By Alan Solomon, Special to Tribune Newspapers
7:50 PM EST, February 17, 2013
SCOTTSDALE, Ariz. — No matter whether you're a fan of the White Sox (who train west of here, in Glendale) or the Cubs (who tune up east of town, in Mesa), chances are you will wind up here in the middle, in Scottsdale, with others, like me, who adore watching marginal big league baseball players battle for the few remaining roster spots.
Because unless a local tour guide named Zach made this up, more than 600 restaurants exist in this famously upscale, artsy and wellnessy resort town that shares a valley with Phoenix. With a population that swells seasonally past its 220,000 base, at least a few of those restaurants figure to be something other than chain steakhouses, pizza joints or taco emporia.
What follows, in haphazard order, is a mere selection of places from among the 600 that provides a taste of what makes Scottsdale a delicious destination.
Missing from this list are direct Chicago descendants (including two from the Mia Francesca folks and a soon-to-open Portillo's), because we have those. Also missing: Oregano's, which sells our pizza all over the state.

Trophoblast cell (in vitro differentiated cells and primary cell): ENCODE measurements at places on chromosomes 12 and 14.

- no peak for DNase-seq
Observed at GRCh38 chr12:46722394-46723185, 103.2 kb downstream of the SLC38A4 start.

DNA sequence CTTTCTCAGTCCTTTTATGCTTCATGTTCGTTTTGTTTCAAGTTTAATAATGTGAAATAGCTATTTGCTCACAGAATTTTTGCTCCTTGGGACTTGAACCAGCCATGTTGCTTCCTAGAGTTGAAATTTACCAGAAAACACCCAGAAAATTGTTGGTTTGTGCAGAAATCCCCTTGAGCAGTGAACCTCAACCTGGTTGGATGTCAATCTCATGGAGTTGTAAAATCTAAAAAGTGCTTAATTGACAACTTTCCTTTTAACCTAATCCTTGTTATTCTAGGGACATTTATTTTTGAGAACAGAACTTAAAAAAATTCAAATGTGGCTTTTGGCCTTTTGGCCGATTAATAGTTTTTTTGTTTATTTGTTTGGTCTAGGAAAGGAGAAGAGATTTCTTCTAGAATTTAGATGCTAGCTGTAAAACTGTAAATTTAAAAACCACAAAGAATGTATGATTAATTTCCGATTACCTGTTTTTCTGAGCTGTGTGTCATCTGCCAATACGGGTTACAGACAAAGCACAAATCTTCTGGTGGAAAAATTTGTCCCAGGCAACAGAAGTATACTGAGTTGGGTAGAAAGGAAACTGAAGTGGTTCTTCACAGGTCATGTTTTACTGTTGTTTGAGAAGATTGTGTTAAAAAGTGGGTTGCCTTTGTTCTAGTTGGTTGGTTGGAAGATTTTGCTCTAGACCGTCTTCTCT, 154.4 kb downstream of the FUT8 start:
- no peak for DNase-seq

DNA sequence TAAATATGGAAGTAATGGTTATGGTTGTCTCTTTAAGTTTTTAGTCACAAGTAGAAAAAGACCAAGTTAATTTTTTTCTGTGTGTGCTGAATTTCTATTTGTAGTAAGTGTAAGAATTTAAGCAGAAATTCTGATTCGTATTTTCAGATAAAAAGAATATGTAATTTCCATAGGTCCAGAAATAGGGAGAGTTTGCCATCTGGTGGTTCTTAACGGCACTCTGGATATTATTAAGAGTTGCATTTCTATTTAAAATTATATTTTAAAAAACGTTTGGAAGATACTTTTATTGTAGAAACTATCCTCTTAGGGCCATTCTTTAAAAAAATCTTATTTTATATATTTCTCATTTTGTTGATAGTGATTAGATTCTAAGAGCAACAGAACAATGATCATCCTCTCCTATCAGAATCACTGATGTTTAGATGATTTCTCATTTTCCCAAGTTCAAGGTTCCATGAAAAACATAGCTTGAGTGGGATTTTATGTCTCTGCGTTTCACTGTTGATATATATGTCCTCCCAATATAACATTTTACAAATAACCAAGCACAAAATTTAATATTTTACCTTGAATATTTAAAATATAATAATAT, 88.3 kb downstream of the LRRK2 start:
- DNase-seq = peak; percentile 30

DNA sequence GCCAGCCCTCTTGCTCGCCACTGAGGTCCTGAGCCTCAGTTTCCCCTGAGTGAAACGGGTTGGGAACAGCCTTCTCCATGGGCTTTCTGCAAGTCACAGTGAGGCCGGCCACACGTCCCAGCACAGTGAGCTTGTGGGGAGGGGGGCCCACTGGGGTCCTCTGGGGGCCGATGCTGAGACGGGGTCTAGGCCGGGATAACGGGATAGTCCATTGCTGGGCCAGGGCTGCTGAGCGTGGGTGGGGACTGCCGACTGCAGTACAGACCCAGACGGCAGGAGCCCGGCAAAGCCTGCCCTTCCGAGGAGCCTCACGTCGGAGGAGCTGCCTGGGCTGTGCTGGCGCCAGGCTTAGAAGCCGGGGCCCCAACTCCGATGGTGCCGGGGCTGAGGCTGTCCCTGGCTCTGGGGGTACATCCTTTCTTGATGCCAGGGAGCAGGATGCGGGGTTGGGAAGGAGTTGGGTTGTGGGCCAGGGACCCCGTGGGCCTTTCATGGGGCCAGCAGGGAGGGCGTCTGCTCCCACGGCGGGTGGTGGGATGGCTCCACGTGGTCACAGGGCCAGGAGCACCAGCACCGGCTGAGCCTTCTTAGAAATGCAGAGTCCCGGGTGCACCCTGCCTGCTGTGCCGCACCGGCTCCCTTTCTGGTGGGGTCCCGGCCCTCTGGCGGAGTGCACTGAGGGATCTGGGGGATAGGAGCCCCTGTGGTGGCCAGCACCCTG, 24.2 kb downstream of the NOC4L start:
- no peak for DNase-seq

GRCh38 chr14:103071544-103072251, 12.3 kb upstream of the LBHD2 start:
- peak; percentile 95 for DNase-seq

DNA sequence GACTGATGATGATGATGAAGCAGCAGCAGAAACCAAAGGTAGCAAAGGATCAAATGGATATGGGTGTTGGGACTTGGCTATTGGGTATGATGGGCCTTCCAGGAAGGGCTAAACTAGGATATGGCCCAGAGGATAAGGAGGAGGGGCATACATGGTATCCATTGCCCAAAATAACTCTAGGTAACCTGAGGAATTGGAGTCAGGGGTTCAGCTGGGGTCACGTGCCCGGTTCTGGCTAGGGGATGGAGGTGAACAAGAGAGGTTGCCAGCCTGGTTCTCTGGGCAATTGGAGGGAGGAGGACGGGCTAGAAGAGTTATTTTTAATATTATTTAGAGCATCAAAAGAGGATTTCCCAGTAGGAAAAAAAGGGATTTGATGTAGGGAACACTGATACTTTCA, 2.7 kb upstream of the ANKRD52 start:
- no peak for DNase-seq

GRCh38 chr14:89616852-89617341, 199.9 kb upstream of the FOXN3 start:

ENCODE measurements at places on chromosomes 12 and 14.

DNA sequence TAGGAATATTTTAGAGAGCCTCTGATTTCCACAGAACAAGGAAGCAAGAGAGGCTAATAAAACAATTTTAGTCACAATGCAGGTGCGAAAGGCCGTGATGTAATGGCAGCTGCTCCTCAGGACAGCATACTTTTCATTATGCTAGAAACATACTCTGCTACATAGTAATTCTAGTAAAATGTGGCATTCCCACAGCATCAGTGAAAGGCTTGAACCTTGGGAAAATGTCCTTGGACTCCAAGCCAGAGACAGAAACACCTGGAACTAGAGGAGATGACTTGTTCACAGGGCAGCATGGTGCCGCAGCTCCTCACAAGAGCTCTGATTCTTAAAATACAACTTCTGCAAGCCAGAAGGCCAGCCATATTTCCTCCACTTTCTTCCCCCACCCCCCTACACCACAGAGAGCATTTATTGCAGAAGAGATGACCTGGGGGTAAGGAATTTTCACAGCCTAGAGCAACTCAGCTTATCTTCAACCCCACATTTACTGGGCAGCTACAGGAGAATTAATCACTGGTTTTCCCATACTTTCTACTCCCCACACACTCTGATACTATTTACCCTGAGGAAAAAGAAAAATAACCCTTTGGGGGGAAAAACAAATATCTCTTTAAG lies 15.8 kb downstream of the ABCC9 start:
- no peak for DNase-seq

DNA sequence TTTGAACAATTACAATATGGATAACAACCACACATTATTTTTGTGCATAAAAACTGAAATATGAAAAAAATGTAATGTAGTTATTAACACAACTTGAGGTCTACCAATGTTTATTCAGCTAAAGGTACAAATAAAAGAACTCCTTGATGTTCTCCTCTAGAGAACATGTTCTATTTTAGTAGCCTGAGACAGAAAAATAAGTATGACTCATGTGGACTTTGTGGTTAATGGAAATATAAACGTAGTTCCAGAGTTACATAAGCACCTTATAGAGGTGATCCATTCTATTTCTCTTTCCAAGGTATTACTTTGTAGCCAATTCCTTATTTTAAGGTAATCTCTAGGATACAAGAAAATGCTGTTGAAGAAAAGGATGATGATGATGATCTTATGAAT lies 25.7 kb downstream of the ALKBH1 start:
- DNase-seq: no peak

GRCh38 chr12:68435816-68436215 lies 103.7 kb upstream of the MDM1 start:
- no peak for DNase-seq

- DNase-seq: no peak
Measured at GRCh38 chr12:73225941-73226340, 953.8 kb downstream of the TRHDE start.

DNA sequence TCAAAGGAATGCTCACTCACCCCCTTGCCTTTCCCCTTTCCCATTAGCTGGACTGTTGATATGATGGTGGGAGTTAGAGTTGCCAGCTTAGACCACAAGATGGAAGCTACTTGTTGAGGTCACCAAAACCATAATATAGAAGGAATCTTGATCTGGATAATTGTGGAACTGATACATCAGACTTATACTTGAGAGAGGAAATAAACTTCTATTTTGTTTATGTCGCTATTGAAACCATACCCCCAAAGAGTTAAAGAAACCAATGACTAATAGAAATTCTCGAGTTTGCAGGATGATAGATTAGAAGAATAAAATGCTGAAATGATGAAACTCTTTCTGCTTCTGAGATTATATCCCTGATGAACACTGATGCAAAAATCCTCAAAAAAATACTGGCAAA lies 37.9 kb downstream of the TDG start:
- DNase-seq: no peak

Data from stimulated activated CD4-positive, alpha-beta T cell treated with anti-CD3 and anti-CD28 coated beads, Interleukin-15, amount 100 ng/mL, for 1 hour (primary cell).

But some on this list do have a little Chicago flavor. Read on.
The House Brasserie (6936 E. Main St., 480-634-1600, thehousebrasserie.com). Latest from the folks who created The Mission (Pan-Latin, also recommended) in Old Town, The House boasts a menu that defies category other than "whatever works." Brisket on a flaky biscuit with chili jam and a light dollop of cheddar is one of the simpler starters. Diver scallops with mustard spaetzle? Why not?
FnB (7125 E. 5th Ave., 480-284-4777, fnbrestaurant.com). The owners moved it in January to a harder-to-spot alcove nearby. Its fan base quickly spotted it, which is bad news for scoring a table. It's not vegetarian, but veggies rule: A mesquite-grilled ribeye, though nicely cooked, was made almost irrelevant by a topping of pickled — yes, pickled — green beans. Some make a meal of Brussels sprouts, enlivened with grapes and balsamic. Critics gush anyway.